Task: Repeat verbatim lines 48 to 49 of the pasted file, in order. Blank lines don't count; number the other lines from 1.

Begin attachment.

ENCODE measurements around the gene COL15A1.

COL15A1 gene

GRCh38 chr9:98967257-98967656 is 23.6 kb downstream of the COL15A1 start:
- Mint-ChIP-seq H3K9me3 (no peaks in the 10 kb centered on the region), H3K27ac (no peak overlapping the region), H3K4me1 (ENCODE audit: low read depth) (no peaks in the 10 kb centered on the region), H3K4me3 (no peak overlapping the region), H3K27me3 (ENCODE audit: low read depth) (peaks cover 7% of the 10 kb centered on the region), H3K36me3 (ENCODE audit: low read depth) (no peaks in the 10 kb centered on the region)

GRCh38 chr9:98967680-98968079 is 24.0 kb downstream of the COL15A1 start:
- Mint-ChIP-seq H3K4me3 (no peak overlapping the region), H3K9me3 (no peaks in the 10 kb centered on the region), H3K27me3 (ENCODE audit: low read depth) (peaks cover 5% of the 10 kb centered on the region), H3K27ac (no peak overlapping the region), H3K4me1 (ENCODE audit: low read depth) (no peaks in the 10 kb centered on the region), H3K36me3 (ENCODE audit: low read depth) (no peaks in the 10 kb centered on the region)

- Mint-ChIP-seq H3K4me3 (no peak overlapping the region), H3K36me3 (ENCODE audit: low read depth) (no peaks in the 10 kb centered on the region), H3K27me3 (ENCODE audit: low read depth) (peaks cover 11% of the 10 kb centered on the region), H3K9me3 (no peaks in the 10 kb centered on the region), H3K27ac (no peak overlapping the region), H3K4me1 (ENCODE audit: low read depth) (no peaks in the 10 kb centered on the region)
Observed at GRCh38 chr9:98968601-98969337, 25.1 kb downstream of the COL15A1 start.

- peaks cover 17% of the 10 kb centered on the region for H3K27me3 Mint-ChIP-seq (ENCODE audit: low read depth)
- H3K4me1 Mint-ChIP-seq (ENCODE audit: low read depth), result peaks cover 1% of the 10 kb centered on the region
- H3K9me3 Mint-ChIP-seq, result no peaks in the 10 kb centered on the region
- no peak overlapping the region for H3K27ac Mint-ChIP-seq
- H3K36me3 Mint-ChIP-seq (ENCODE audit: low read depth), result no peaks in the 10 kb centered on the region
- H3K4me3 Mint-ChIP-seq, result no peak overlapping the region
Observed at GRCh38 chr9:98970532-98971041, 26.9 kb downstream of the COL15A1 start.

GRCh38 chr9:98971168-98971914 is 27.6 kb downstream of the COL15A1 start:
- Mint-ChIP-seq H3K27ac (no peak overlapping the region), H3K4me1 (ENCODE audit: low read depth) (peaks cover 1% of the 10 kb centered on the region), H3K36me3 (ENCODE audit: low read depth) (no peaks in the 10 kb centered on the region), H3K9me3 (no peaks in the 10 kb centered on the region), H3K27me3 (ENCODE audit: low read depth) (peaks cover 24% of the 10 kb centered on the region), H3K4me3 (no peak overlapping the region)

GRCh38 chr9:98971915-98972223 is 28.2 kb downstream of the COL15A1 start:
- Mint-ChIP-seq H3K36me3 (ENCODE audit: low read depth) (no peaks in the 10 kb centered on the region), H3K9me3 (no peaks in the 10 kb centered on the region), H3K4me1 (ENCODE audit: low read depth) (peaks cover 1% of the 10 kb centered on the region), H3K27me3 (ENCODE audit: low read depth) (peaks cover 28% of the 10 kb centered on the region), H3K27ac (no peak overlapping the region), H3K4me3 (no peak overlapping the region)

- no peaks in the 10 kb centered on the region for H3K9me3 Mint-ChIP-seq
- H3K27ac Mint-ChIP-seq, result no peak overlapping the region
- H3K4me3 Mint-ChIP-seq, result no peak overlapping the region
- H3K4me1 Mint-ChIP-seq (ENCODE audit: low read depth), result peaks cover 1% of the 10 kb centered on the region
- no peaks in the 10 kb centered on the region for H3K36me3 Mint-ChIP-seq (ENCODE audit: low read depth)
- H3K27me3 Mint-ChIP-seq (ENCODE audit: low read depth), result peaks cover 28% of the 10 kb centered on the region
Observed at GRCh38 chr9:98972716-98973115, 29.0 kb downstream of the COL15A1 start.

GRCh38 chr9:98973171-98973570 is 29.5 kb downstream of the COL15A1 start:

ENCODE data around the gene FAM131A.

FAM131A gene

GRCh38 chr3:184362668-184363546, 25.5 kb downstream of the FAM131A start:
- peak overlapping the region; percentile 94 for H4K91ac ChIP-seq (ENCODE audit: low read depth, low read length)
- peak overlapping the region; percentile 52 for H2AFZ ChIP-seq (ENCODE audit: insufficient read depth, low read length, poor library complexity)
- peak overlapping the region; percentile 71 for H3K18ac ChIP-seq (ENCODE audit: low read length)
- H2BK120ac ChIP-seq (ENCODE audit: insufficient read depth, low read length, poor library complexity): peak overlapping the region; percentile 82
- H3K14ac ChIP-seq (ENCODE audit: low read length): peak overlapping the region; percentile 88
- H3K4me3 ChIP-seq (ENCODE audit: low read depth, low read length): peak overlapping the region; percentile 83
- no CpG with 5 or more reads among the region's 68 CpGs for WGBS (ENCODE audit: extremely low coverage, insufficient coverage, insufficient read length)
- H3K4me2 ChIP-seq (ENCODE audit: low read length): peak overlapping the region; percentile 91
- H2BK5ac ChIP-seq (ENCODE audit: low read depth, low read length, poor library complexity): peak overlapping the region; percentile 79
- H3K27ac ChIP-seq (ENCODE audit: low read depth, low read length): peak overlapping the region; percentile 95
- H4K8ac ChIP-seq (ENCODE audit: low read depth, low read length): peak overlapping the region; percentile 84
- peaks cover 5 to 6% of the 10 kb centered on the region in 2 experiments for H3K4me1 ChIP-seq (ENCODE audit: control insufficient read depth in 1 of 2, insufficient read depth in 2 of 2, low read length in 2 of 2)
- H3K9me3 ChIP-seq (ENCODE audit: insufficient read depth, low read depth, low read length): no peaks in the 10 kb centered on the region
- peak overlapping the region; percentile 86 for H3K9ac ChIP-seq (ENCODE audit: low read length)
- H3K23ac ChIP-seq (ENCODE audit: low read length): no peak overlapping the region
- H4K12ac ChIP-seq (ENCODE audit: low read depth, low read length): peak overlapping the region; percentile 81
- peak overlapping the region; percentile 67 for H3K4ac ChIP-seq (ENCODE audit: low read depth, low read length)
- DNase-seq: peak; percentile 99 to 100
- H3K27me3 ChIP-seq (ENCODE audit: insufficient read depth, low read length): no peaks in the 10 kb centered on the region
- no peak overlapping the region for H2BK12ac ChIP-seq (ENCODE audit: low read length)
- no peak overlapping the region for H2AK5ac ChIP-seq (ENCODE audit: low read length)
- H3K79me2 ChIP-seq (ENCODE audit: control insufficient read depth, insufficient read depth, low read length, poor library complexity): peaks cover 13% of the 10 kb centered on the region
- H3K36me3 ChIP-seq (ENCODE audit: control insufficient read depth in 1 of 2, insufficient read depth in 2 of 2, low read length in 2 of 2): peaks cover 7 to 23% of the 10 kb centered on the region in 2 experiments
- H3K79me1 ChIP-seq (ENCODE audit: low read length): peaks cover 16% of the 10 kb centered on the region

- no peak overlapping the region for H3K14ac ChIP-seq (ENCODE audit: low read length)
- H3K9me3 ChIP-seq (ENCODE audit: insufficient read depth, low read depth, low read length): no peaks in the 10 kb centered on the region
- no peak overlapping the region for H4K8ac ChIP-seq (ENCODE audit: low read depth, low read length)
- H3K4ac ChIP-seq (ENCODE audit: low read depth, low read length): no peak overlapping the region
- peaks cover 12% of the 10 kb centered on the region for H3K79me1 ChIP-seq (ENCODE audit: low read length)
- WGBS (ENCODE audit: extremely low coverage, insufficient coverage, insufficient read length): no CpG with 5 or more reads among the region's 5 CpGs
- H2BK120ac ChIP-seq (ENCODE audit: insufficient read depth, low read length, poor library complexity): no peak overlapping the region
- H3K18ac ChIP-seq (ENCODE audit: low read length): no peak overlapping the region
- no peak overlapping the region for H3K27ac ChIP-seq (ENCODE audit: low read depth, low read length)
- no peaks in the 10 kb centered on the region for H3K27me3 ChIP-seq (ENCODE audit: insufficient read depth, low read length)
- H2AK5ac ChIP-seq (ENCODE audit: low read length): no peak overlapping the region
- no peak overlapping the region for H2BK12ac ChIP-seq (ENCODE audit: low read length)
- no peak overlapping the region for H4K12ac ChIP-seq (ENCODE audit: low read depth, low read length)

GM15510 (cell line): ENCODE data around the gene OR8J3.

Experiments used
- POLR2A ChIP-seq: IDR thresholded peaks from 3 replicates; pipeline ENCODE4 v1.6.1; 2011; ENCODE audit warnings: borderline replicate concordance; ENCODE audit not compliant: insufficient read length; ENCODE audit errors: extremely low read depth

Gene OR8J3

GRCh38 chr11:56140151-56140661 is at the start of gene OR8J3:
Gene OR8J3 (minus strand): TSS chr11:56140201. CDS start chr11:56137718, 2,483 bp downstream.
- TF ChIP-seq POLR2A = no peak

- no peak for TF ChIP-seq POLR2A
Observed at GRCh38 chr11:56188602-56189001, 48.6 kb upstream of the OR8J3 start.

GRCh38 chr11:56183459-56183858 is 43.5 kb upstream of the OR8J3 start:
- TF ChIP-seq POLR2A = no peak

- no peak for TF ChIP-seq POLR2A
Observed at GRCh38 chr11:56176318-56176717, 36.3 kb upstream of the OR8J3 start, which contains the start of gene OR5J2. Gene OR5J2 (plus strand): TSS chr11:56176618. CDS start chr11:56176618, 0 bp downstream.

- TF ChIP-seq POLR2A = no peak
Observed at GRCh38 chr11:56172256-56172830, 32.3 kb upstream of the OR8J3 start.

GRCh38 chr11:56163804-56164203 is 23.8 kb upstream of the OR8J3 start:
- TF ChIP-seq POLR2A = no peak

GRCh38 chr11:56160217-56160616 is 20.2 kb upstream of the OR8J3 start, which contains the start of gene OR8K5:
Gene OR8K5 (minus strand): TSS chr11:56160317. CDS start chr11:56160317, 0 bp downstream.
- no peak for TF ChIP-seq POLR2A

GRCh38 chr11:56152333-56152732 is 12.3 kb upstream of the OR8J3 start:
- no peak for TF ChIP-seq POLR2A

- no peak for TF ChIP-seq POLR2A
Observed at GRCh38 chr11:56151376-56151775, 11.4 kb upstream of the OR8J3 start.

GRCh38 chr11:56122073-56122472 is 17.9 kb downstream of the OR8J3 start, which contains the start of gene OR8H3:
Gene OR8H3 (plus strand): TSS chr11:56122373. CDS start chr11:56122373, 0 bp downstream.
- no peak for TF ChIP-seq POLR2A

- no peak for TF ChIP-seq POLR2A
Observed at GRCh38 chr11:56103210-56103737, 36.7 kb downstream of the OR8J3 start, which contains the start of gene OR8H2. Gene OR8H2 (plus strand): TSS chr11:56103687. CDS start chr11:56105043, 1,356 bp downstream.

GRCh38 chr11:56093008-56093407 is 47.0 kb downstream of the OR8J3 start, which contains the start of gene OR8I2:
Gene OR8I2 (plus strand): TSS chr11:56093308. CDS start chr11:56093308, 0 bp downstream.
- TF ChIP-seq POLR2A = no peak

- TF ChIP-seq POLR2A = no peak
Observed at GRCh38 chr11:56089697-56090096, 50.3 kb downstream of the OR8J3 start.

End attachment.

- DNase-seq: peak; percentile 99 to 100
- H3K27me3 ChIP-seq (ENCODE audit: insufficient read depth, low read length): no peaks in the 10 kb centered on the region